Tuesday, May 26, 2015


This past Friday, Slade Heathcott finally made his debut with the Big League club – getting the start in center field and batting ninth in the order.  It had been a long road for the 24-year-old who had been drafted in 2009 out of high school.  He’s suffered a number of much-documented setbacks along the way, but May 22nd will always mark the culmination of his perseverance in realizing a dream.
He made the most of his opportunity.
Heathcott found himself in the Bronx the result of Jacoby Ellsbury’s most recent DL stint, and his first at-bat came in the third inning against the Texas Rangers’ Colby Lewis, who had shut the Yankees out to that point.  With the count even at 2-2, Heathcott lined Lewis’s next offering in the gap between left and center.  Head down and running all-out, in spite of the center fielder cutting the ball off before it could reach the wall, the Baby Bomber dove head-first (the only way Heathcott knows how to play) safely into second base for a double.  He would finish the night 2 for 3 and make a couple of nice catches – chasing down fly balls in the outfield.  In spite of the loss (it would end up 10 – 9), the day was a success for Slade, his family and friends.

A little over a year ago I had the pleasure of interviewing Slade’s grandfather, Byron Cogle.  It was my intent to put together a Father’s Day piece featuring Cogle and Slade.  Unfortunately, I haven’t had the chance to talk with Slade yet, and the article remains part of my “to do” list for BYB.  Still, my half-hour discussion with Byron remains one of my favorite interviews because of its sincerity.  Mr. Cogle genuinely exudes pride in his grandson, telling me that Slade “is living my dream” and explaining that Heathcott’s heart is what makes him so different from the millions of other boys that hope to one day play professional baseball. 
As Slade stood upon second base last Friday, the camera panned over to his family in the stands.  I immediately spotted Byron, camera in hand and wearing a Yankees cap.  I watched his reaction as they replayed his grandson’s hit.  While those sitting with him stood and celebrated, Byron initially kept his camera pointed at Heathcott, then with a big smile on his face, pounded the bar in front of him with enthusiasm.  MLB’s video of the moment can be seen here.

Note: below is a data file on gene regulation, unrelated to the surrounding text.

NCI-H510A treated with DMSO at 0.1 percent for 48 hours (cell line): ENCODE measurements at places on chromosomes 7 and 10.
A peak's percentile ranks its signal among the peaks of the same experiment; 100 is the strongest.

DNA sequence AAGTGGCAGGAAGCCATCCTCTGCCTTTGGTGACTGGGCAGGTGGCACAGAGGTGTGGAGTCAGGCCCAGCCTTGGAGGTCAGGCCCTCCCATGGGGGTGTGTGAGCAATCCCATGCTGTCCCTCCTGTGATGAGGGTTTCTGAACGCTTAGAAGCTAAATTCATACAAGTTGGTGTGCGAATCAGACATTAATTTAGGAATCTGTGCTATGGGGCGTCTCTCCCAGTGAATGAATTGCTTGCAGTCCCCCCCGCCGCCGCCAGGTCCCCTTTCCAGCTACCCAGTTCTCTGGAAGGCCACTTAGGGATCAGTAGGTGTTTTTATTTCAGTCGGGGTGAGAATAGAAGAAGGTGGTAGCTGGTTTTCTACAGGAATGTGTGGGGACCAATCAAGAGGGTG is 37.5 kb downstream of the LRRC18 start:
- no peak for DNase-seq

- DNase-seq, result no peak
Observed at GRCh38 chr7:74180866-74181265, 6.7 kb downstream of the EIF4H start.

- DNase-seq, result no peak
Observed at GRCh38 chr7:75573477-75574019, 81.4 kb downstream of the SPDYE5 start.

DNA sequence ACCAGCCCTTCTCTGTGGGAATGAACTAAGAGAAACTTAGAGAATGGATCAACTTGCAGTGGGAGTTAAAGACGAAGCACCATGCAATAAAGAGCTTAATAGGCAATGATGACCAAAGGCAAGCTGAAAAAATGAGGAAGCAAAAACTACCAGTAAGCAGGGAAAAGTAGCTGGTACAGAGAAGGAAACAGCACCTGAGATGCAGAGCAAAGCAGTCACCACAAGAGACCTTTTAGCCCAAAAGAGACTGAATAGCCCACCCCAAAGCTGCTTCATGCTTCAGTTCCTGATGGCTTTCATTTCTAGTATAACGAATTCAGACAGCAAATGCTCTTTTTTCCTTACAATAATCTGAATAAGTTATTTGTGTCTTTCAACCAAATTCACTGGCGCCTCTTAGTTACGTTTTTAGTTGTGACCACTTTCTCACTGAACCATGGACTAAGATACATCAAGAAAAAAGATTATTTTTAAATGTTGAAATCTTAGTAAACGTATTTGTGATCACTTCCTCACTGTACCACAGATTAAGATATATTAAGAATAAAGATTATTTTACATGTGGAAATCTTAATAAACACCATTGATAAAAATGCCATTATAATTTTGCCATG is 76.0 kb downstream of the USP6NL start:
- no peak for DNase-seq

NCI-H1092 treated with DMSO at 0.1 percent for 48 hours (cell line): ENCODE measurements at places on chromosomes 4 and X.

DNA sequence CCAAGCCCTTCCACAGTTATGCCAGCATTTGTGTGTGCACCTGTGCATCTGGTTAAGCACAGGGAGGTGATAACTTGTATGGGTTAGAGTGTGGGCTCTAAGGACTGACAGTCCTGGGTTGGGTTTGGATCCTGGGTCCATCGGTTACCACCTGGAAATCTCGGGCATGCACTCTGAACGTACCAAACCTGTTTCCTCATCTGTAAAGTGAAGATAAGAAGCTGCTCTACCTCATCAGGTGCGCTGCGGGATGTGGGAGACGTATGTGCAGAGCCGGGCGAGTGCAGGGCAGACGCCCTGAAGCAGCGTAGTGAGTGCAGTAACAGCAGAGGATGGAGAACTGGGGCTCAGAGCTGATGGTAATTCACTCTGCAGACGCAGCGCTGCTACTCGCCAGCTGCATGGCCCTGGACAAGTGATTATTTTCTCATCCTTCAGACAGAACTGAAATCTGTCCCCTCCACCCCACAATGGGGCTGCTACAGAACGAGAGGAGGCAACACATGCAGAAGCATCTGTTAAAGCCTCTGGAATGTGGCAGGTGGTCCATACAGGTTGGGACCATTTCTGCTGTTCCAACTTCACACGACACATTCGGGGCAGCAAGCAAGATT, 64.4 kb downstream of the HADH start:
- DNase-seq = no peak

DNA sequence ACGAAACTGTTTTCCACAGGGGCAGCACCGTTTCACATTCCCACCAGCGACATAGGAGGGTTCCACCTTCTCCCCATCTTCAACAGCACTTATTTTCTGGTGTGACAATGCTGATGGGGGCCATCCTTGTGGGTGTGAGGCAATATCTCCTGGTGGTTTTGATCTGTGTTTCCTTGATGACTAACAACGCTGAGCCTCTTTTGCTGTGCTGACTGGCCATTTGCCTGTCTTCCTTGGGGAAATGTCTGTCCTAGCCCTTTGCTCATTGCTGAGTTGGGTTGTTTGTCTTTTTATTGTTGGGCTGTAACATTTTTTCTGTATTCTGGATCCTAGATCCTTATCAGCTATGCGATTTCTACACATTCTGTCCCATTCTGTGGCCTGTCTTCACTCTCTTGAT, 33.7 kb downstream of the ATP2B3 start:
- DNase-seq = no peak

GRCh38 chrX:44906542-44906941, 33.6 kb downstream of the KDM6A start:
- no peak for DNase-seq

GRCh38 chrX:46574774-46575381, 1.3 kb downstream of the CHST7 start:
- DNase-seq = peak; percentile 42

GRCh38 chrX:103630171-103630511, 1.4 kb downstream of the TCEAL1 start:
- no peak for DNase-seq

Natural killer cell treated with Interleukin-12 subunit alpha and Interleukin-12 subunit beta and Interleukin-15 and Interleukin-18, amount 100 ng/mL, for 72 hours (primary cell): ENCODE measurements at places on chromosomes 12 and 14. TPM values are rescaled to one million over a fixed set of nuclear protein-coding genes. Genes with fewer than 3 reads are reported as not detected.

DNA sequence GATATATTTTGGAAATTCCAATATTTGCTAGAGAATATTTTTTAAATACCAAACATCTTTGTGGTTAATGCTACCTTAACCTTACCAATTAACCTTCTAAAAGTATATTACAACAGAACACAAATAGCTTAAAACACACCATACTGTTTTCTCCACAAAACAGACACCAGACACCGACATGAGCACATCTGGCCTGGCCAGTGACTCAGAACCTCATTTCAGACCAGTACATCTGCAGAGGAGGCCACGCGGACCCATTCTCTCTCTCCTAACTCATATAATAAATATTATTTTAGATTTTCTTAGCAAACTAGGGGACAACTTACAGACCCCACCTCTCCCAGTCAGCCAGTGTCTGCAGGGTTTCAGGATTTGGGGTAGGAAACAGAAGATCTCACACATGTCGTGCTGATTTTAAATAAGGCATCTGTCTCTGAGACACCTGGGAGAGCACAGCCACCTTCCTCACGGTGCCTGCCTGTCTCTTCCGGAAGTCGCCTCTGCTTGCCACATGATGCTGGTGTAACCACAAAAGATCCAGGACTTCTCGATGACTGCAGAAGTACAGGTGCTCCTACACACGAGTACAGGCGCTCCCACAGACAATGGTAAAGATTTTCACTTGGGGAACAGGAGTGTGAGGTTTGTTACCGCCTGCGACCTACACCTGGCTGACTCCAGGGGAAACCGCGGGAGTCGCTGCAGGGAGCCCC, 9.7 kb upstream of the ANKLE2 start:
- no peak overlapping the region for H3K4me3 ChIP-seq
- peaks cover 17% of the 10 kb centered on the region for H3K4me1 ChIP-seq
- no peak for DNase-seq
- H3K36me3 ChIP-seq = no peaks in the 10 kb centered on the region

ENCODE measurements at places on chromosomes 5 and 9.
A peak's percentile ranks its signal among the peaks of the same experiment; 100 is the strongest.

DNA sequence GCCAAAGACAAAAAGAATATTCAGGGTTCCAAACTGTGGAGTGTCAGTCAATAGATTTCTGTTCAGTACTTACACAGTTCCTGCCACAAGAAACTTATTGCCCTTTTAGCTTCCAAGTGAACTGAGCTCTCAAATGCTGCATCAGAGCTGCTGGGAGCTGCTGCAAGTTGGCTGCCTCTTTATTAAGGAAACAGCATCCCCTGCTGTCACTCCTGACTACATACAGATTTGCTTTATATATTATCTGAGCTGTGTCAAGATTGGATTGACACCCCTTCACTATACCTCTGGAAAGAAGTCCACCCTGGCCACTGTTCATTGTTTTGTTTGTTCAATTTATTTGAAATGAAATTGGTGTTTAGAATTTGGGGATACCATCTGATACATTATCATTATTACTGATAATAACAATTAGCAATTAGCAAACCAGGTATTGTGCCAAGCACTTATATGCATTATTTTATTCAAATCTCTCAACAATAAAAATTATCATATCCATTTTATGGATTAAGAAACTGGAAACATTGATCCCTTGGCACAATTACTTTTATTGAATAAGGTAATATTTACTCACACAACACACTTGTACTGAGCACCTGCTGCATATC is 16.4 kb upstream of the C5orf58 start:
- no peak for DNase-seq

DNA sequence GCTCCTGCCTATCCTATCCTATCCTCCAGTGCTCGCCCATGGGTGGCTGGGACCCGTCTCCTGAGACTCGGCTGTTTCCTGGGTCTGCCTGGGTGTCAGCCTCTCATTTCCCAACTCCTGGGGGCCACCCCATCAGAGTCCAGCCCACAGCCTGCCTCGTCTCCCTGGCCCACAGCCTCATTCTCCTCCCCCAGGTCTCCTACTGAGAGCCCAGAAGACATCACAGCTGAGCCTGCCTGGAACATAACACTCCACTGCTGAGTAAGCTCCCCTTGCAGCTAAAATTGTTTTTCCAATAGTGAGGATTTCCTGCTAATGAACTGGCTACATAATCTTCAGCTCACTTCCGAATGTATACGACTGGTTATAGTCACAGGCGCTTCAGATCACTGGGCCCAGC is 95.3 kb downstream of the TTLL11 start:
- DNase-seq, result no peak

Because of my interview with him, I was fortunate enough to have Mr. Cogle’s contact information on my phone, and sent a text to his email:
“Congrats Byron!! You must be so proud!

His reply just seconds later:
“Buddy I am on cloud nine”

It was a great moment for Slade’s family, and I was honored that Byron would even reply to me from his place in the stands.
Heathcott started Saturday’s game as well, picking up another hit and getting his first MLB RBI.  It was during this game that the broadcast team of Michael Kay and Paul O’Neill praised Heathcott, pointing out the injuries he has overcome as well as commenting on the picture-perfect swing that Slade has.  But, it wasn’t comments about Heathcott that caught my attention so much as what they mentioned about Bernie Williams.

In their discussion about the many attributes Bernie brought to the table, Kay pointed out that it was Williams who “broke the ice” for the Core Four.  He made the argument that because Bernie was brought up and became a success, it made it easier for Yankees management to bring up other minor leaguers (Jeter, Posada, Petitte and Rivera) in following seasons.  Had Bernie not turned into the star he became, the organization might have hesitated with putting others in “the show”. 
That got me thinking about what Slade Heathcott might mean to our club.  We all know that GM Brian Cashman treats his minor leaguers like lepers – using them primarily as trade bait to acquire older veterans.  Lately, players like Heathcott only get their shot if one of Cashman’s aging interests happens to come up lame.  The fact remains that Heathcott does now have his shot – his golden ticket – and it honestly might be a golden ticket for others still at Scranton, Trenton, Charleston, etc…

Skill-wise, it would be unfair to compare Heathcott to Bernie.  After all, Slade just has two games under his belt.  But, in terms of what Heathcott might mean to the team’s future, they could be very similar.  Should the outfielder do well enough to “stick” at the Major League level, will that provide more “leniency” in how other minor leaguers like Rob Refsnyder, Greg Bird, Aaron Judge, Luis Severino, or Ramon Flores are treated?  Can it at least open the door a crack for them to make it to the show?
Only time, and Heathcott’s performance, will tell.  It is impossible to read Brian Cashman’s mind, God knows I’ve tried to understand his reasoning on a number of matters to no avail. 
Regardless, I’ve been following Slade Heathcott’s career for some time now and am a huge fan.  He plays the way I think the game should be played – a combination of grace and grit, letting nothing get in his way.  I have a feeling we are going to be watching Slade patrol our outfield for years to come, and I hope that like Bernie, he opens the door for another Yankees golden age.


--Steve Skinner, BYB Senior Writer
Twitter: @oswegos1

You've made BYB the fastest growing Yankees fan site in history. Now shop at the Bleeding Yankee Blue store!  Follow me on Twitter @BleednYankeeBlu and LIKE Bleeding Yankee Blue on Facebook!  Also, don't forget to check out the BYB Hub.

No comments:

Post a Comment

Thank you for commenting on Bleeding Yankee Blue.